Ukulele Strumming for Dummies

I get quite a few emails asking me about strumming, so I thought I’d put together a ‘How to Strum a Ukulele’ post. This is how I strum – any resemblance to good technique is pure coincidental.

UPDATE: For a more comprehensive coverage of the subject check out my ebook on ukulele strumming. And there’s also a healthy section on strumming in my real-world book Ukulele for Dummies.

Strumming Hand Position

1. Make your strumming hand into a loose fist.
2. Hold it infront of the centre of your chest.
3. Point towards your left boob (or right boob if you’re left handed).
4. I like to have my thumb steadying my strumming finger. It gives it extra strumming support.

Where to Strum

If you strum your ukulele too close to the bridge it sounds very tinny (which might be an effect you want sometimes) and the strings have very little give there. The ‘sweet spot’ on the soprano and concert ukes are around the point where the neck hits the body. The sweet spot for tenors is a little closer to the bridge than this.

Strumming Technique

As any teenage boy will tell you, moving your arm rapidly up and down gets tiring very quickly. When you strum, use your wrist rather than your whole arm.

When you strum down, you should be hitting the strings with your nail. When you’re strumming up, with the fleshy tip of your finger.

Swing/Shuffle Strums

Lots of forums of music popular on the uke use swing time – such as Hawaiian, jazz and blues. In swing time the down strum lasts twice as long (ish) as the up strum like this:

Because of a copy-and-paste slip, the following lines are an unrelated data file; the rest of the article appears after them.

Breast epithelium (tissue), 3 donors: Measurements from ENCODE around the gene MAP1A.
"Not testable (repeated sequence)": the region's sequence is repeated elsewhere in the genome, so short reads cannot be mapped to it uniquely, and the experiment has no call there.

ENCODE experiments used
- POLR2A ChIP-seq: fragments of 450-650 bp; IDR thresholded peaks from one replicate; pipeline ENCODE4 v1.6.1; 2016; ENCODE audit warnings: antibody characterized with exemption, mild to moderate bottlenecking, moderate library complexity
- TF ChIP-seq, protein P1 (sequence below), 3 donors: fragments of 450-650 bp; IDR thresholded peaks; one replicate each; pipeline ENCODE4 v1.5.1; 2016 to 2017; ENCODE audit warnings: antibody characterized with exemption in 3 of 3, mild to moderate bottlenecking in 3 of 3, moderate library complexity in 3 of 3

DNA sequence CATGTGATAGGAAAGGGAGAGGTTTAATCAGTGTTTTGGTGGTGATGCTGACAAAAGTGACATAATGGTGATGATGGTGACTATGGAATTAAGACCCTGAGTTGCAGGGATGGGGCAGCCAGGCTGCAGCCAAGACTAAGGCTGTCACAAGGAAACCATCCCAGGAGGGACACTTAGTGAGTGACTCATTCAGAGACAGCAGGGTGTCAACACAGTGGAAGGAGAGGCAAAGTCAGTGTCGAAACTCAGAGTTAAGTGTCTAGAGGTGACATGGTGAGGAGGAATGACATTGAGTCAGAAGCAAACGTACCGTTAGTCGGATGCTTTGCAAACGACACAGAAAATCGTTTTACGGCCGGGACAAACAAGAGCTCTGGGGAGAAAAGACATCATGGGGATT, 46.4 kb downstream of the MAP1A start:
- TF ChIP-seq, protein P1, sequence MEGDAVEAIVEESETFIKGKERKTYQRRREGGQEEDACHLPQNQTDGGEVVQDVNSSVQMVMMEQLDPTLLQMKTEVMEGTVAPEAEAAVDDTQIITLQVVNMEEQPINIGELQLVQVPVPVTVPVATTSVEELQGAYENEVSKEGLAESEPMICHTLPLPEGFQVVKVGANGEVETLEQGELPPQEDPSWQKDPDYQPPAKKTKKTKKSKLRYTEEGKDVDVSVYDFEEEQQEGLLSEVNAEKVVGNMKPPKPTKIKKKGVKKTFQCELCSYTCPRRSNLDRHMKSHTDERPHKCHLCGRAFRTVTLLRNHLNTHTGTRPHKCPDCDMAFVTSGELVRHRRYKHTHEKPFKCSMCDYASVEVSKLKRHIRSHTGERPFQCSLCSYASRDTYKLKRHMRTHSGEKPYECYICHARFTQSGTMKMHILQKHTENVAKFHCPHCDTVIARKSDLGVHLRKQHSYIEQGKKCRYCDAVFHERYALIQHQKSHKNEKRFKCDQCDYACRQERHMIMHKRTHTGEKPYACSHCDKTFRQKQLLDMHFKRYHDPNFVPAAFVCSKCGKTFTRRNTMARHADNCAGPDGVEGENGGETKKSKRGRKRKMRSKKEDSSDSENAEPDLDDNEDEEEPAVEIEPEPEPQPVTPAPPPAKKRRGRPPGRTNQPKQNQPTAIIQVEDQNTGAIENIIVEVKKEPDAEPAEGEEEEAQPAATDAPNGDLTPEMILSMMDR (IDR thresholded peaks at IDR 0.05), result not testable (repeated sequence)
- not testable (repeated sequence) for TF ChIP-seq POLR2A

This makes a simple up, down strum sound much more interesting.

Simple Strumming Patterns

You can create some more interesting strumming patterns by keeping the same up, down motion but not hitting the strings on certain strums. In this clip the actual strums are down, down, up, up, down. But I’m doing a constant up, down motion (I strum down, miss the strings on the up strum, strum down and up, miss the down strum, strum up and down, miss the up strum).

You can learn more strumming patterns here.

Chnking

You can funk up the strumming a little with a few ‘chnks’. With a chnk you strum down and hit the strings with the underside of your hand, so you get a percussive sound from the strum. In this clip I strum down, up, then a chnk followed by an up:

Dead/Muted Strums

Dead or muted strums are another way of creating a percussive click from strumming, but this time you’re creating it with your fretting hand. To create them, you stop the strings ringing by laying your fingers across all the strings like this:

Advanced Ukulele Strums

Once you’ve got the basics down, you can start checking out the advanced stuff.

Matthew J Richards’ tutorial on George Formby’s Split Stroke
Cool Hand Uke strumming PDF
COVEYWOOD’s favourite ukuleles strums
Ukulelezaza’s Ukulele Strums Revealed

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